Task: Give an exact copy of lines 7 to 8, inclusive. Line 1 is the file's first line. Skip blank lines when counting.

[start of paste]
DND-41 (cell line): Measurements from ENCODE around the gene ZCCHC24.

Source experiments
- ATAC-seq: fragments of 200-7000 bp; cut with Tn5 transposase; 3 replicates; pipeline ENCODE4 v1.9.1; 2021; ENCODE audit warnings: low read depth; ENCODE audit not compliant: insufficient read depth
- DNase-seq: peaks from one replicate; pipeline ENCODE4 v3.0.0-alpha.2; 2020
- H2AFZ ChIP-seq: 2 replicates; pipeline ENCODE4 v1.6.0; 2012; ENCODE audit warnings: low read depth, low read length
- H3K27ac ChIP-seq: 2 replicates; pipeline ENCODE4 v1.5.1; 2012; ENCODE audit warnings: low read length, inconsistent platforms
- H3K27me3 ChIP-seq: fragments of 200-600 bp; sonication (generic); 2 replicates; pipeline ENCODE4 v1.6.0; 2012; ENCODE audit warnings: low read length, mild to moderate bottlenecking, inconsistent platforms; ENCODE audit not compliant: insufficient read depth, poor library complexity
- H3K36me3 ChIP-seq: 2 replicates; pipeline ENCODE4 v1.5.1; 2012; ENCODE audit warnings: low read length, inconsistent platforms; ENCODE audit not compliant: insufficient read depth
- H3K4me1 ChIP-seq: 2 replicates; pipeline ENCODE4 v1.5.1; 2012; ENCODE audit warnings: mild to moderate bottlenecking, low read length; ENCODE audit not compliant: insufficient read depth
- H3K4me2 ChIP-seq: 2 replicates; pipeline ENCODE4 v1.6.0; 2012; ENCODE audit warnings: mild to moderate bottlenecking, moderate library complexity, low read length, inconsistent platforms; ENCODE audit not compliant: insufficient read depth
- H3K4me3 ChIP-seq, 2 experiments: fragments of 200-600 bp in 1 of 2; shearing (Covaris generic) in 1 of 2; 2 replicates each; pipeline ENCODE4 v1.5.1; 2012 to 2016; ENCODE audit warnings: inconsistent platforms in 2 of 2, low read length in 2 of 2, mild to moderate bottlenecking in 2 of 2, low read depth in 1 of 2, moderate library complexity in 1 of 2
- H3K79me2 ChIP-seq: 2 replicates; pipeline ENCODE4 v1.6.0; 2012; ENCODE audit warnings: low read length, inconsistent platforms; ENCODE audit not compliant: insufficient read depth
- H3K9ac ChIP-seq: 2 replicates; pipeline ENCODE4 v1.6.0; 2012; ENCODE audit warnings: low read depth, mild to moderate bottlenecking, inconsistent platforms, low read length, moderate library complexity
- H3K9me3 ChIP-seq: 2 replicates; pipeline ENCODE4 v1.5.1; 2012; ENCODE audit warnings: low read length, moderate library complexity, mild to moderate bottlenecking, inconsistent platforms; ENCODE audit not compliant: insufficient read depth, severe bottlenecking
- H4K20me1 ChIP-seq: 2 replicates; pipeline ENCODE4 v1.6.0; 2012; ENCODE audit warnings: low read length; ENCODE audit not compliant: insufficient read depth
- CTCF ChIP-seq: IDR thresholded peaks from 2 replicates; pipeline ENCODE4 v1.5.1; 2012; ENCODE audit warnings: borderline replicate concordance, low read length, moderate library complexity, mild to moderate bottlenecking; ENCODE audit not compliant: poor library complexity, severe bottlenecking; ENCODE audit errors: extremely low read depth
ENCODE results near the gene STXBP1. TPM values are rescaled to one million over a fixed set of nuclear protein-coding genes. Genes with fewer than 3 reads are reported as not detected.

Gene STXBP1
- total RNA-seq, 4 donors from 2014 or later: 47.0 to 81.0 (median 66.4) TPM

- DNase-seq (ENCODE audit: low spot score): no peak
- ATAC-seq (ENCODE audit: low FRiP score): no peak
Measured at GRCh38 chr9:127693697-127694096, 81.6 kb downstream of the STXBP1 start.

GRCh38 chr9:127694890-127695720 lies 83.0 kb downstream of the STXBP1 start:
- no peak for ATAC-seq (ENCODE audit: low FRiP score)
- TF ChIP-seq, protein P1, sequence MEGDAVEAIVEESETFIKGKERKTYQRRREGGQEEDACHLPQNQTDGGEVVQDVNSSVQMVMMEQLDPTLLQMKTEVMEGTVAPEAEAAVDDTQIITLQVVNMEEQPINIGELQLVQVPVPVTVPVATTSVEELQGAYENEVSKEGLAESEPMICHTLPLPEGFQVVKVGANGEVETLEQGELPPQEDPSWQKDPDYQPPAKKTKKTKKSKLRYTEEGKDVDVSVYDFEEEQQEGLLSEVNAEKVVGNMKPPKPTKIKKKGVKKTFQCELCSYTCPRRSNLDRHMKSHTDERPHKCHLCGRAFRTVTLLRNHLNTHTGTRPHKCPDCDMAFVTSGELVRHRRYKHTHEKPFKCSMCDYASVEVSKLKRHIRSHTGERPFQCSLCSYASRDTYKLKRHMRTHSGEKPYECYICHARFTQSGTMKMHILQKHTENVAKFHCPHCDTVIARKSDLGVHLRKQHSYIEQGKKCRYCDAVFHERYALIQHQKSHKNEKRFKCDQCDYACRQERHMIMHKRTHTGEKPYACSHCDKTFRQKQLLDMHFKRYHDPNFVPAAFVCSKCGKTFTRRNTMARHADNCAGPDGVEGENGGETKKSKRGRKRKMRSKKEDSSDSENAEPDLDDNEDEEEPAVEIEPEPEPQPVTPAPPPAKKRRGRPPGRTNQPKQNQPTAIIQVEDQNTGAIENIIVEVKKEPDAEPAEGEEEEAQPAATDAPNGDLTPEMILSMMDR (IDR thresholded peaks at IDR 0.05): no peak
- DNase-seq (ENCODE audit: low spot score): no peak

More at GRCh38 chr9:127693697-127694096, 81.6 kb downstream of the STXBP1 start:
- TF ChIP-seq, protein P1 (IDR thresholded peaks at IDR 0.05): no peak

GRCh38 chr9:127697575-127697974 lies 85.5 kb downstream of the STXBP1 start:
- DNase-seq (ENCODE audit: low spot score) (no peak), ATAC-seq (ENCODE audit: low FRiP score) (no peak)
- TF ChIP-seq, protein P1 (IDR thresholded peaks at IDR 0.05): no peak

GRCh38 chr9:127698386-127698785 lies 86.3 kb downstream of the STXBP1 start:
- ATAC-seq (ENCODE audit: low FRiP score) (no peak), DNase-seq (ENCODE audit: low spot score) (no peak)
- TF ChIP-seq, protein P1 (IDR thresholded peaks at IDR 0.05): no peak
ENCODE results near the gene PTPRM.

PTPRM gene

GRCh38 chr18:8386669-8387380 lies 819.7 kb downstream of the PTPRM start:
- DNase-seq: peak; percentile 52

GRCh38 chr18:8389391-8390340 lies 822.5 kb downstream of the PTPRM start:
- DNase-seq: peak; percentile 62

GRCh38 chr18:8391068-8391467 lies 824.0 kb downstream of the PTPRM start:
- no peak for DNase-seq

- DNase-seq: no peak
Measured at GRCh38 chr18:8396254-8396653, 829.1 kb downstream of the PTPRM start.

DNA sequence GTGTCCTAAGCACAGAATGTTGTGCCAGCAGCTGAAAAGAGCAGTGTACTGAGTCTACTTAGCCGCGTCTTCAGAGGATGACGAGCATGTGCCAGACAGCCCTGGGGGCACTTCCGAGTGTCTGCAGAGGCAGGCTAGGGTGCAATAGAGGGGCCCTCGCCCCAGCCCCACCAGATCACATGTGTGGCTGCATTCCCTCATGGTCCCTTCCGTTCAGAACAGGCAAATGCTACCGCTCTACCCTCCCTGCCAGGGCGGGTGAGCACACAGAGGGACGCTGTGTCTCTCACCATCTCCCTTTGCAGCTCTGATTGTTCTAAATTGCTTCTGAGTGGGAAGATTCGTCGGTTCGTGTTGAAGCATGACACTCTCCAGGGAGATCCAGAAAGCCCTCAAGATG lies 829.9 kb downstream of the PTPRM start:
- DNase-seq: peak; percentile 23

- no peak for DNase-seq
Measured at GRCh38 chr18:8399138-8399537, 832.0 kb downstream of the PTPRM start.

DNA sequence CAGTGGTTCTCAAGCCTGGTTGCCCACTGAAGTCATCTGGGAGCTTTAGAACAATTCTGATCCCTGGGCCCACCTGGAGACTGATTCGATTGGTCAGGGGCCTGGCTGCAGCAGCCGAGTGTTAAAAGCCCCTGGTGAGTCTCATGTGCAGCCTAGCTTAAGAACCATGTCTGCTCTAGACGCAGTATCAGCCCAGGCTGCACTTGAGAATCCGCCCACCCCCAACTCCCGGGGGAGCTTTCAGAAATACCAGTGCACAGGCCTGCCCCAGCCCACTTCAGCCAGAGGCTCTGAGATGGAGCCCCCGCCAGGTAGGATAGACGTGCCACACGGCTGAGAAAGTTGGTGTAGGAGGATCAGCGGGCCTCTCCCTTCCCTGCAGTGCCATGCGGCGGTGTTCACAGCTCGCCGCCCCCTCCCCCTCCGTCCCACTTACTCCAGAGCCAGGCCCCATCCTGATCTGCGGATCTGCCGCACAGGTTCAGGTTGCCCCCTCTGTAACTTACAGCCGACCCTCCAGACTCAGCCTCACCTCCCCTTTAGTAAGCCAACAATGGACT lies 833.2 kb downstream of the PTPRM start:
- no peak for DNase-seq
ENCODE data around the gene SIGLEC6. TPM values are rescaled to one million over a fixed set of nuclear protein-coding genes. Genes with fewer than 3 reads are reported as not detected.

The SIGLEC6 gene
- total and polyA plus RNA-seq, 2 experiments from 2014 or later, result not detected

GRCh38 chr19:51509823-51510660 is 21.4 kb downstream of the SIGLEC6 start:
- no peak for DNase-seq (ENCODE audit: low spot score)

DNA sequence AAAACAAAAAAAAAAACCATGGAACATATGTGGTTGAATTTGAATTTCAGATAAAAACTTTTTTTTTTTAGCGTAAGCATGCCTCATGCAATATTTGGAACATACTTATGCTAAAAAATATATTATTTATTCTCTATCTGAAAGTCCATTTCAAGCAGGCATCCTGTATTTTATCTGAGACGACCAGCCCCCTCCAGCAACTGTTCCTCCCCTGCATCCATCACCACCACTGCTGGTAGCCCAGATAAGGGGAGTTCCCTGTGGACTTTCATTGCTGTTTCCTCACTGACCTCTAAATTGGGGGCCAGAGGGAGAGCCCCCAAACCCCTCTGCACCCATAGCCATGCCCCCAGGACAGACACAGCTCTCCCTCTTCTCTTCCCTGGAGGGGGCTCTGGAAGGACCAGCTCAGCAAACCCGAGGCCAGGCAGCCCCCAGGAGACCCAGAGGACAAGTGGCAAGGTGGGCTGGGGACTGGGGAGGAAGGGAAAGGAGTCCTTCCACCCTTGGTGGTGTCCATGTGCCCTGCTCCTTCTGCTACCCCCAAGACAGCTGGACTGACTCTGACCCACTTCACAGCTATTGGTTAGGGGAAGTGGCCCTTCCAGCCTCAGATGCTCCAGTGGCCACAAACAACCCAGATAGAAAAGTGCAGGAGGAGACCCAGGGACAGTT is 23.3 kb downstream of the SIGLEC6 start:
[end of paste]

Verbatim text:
- H3K27me3 ChIP-seq: fragments of 200-600 bp; sonication (generic); 2 replicates; pipeline ENCODE4 v1.6.0; 2012; ENCODE audit warnings: low read length, mild to moderate bottlenecking, inconsistent platforms; ENCODE audit not compliant: insufficient read depth, poor library complexity
- H3K36me3 ChIP-seq: 2 replicates; pipeline ENCODE4 v1.5.1; 2012; ENCODE audit warnings: low read length, inconsistent platforms; ENCODE audit not compliant: insufficient read depth